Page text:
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Monday, June 26, 2006

How Enron Conned Rhode Island, and How We're Paying For It

We all blame now-collapsed Enron for ruining the pension funds of its employees in Texas and causing blackouts in California. However, with the convictions of Ken Lay, the former CEO and chairman of Enron, and his partner in crime Jeffrey Skilling, it is important to remember that Rhode Islanders have one more reason to celebrate bringing Enron to justice.

Our story begins in 1996, in the halls of the Rhode Island General Assembly, during the fight over the Utility Restructuring Act. Under heavy lobbying pressure from Enron, this act was the first of its kind to make it out of a state legislature. Its proponents promised that it would decrease electricity costs by deregulating and opening up a single-player utility market to competition.

As it turns out, Enron wasn't really interested in entering the Rhode Island market. Because of the state's small size, Enron saw Rhode Island as low-hanging fruit in its state-by-state plan to deregulate America's utility markets. Enron used its Rhode Island legislative win to demonstrate to monopoly utility players and legislators in larger, more lucrative states that they had better jump on the deregulation bandwagon. Forty-eight states followed suit, including California, notorious for the ensuing energy crisis precipitated and manipulated by Enron. Less high-profile but equally tragic is the wake that Enron left in Rhode Island. Narragansett Electric Co. (now part of National Grid) saw the writing on the wall, stepped up to the lobbying plate, and made sure the deregulation worked in its favor. The resulting Utility Restructuring Act, of 1996, stripped away much of the public's regulatory control over the state's monopoly electric utilities.

The act defanged one of the most progressive and effective energy-efficiency efforts in the country. After deregulation, the building of power plants was no longer contingent on the utilities' implementation of cost-effective energy-efficiency measures for consumers. And instead of the promised price wars, residential consumers have seen only price spikes. The one silver lining is the green market: Green-power marketers now let consumers offset their electricity use with renewable-electricity production.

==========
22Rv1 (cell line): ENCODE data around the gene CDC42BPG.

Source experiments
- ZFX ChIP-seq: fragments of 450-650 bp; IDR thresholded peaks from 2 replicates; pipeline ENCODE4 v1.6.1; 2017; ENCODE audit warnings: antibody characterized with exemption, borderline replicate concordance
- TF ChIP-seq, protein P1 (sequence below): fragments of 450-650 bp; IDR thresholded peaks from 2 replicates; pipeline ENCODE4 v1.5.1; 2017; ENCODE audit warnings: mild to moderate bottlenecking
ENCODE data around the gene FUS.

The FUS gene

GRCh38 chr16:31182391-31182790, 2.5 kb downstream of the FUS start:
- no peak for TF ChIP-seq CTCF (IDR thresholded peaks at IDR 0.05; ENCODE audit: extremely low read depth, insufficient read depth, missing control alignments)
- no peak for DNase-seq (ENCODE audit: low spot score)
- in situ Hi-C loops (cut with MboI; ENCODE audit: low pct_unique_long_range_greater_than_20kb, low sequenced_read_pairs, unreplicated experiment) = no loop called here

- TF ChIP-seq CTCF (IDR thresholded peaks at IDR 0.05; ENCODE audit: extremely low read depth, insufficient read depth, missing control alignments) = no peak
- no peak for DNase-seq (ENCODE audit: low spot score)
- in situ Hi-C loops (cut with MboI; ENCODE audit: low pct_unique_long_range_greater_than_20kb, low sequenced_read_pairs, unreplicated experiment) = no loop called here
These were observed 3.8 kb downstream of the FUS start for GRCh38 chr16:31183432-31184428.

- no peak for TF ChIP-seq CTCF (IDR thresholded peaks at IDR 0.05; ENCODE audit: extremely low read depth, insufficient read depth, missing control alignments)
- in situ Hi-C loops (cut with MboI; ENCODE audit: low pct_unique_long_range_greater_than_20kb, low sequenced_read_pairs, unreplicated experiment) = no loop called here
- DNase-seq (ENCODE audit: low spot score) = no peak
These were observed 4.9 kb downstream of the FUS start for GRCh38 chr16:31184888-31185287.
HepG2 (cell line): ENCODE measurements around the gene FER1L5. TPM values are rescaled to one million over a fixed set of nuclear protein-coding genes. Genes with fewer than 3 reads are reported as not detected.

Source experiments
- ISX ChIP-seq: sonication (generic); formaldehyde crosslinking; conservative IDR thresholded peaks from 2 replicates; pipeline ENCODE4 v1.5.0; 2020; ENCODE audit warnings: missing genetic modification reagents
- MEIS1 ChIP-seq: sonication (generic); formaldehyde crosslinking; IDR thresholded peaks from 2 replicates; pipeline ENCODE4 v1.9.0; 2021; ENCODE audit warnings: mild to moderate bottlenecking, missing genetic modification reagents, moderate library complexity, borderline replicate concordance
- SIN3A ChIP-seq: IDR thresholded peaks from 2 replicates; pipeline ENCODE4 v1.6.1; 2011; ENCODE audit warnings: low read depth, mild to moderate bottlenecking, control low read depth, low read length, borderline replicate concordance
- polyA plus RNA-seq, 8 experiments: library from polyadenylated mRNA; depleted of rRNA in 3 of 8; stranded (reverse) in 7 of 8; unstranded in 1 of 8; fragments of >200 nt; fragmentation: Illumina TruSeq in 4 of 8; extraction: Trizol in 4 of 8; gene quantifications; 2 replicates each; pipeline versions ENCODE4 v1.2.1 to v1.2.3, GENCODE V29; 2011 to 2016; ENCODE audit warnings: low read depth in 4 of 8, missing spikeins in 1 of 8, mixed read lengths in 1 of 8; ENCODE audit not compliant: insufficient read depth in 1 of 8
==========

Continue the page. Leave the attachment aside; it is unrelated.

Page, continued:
With increasing awareness of global warming and higher energy prices, the void left by government's failure to produce a cohesive, aggressive national energy policy is more gaping than ever. But some corporations have gotten the message. A growing number of venture capitalists and large companies appear to be greening their portfolios, processes, products, and image. Such giants as General Electric, BP, Shell, Sanyo, and Sharp are aggressively moving into the renewable-energy market and/or launching eco-friendly re-branding campaigns. Hybrid manufacturing is on the rise, while the biggest Hummer has been dropped from production.

But if Enron holds a lesson, it is that the profit motive is no substitute for public involvement and laws that support a clean and viable energy system. Corporations are not in business to protect our need for fair markets or sustainable energy systems; while their long-term interests are best served by a market environment that protects these rights, their immediate interest is profits -- which may not coincide with the public good.

As citizens, we have a responsibility to demand of our government environmentally responsible energy policies that encourage innovation and competition.

Some commendable recent legislation in the Rhode Island General Assembly (H8025, H7778, S2903, and S2905) would take critical steps in this direction. The bills would create a natural-gas-conservation fund and would foster small and mid-sized energy production by leveling the playing field for small local renewable-energy producers and letting medium-sized producers sell back extra site-generated power to the grid.

Some of the legislation would engage more citizen involvement and oversight, by creating a ratepayer advisory group, raising the governor's State Energy Office into a full state agency, and taking the efficiency program out of the hands of the utility. Other bills would require the utility to implement all available cost-effective energy-efficiency measures before purchasing traditional sources, just as in the good old days.

Enron conned us into believing that it knew what was best for us. Now we know better.

It is up to us, as informed citizens, to be "the smartest guys in the room." We Rhode Islanders may have been the first state to deregulate but, starting with comprehensive state-level legislation, we can be the first state to build a truly sustainable energy system.

Karina Lutz, a writer on and advocate of sustainable energy, lobbied against the Utility Restructuring Act, of 1996, for the Sierra Club. Jo Lee, a principal in a public-relations firm specializing in green and high-tech companies, is co-founder and director of the nonprofit, which offers free e-mail advocacy services to grassroots organizations.

© 2006 The Providence Journal Co.
How Enron Conned Rhode Island, and How We're Paying For It


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